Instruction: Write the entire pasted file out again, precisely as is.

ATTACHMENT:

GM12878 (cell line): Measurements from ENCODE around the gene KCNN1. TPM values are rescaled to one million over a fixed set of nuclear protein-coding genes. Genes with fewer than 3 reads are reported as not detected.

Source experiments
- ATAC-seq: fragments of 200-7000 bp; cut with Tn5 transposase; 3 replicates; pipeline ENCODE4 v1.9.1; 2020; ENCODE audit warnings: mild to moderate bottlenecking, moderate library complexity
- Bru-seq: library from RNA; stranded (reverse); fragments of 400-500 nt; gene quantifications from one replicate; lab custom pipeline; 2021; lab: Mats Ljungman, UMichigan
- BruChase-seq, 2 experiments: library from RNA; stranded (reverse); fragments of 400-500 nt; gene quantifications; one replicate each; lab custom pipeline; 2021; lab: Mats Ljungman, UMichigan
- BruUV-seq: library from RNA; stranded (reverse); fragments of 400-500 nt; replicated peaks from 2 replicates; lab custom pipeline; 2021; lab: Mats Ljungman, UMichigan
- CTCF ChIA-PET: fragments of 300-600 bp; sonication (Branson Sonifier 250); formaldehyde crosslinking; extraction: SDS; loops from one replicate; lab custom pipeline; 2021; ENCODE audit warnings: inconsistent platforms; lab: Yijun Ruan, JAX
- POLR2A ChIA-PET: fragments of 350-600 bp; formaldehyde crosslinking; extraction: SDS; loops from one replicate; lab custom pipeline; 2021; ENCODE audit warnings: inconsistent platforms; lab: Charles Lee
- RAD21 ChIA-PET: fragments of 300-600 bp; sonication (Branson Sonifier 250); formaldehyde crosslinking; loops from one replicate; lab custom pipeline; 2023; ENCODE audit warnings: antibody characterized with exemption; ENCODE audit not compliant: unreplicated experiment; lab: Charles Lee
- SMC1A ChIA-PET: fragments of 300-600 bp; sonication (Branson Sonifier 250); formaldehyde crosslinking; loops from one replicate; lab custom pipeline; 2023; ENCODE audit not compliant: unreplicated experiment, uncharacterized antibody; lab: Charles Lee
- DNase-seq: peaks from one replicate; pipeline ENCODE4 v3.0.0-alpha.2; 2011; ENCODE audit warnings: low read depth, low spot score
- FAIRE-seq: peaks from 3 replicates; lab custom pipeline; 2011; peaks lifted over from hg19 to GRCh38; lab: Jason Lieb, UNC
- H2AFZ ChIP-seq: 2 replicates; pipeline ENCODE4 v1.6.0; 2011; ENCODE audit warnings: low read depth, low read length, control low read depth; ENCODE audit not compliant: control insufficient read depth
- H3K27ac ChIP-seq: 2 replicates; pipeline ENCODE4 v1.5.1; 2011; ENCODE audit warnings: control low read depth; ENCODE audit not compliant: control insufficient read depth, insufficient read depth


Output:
GM12878 (cell line): Measurements from ENCODE around the gene KCNN1. TPM values are rescaled to one million over a fixed set of nuclear protein-coding genes. Genes with fewer than 3 reads are reported as not detected.

Source experiments
- ATAC-seq: fragments of 200-7000 bp; cut with Tn5 transposase; 3 replicates; pipeline ENCODE4 v1.9.1; 2020; ENCODE audit warnings: mild to moderate bottlenecking, moderate library complexity
- Bru-seq: library from RNA; stranded (reverse); fragments of 400-500 nt; gene quantifications from one replicate; lab custom pipeline; 2021; lab: Mats Ljungman, UMichigan
- BruChase-seq, 2 experiments: library from RNA; stranded (reverse); fragments of 400-500 nt; gene quantifications; one replicate each; lab custom pipeline; 2021; lab: Mats Ljungman, UMichigan
- BruUV-seq: library from RNA; stranded (reverse); fragments of 400-500 nt; replicated peaks from 2 replicates; lab custom pipeline; 2021; lab: Mats Ljungman, UMichigan
- CTCF ChIA-PET: fragments of 300-600 bp; sonication (Branson Sonifier 250); formaldehyde crosslinking; extraction: SDS; loops from one replicate; lab custom pipeline; 2021; ENCODE audit warnings: inconsistent platforms; lab: Yijun Ruan, JAX
- POLR2A ChIA-PET: fragments of 350-600 bp; formaldehyde crosslinking; extraction: SDS; loops from one replicate; lab custom pipeline; 2021; ENCODE audit warnings: inconsistent platforms; lab: Charles Lee
- RAD21 ChIA-PET: fragments of 300-600 bp; sonication (Branson Sonifier 250); formaldehyde crosslinking; loops from one replicate; lab custom pipeline; 2023; ENCODE audit warnings: antibody characterized with exemption; ENCODE audit not compliant: unreplicated experiment; lab: Charles Lee
- SMC1A ChIA-PET: fragments of 300-600 bp; sonication (Branson Sonifier 250); formaldehyde crosslinking; loops from one replicate; lab custom pipeline; 2023; ENCODE audit not compliant: unreplicated experiment, uncharacterized antibody; lab: Charles Lee
- DNase-seq: peaks from one replicate; pipeline ENCODE4 v3.0.0-alpha.2; 2011; ENCODE audit warnings: low read depth, low spot score
- FAIRE-seq: peaks from 3 replicates; lab custom pipeline; 2011; peaks lifted over from hg19 to GRCh38; lab: Jason Lieb, UNC
- H2AFZ ChIP-seq: 2 replicates; pipeline ENCODE4 v1.6.0; 2011; ENCODE audit warnings: low read depth, low read length, control low read depth; ENCODE audit not compliant: control insufficient read depth
- H3K27ac ChIP-seq: 2 replicates; pipeline ENCODE4 v1.5.1; 2011; ENCODE audit warnings: control low read depth; ENCODE audit not compliant: control insufficient read depth, insufficient read depth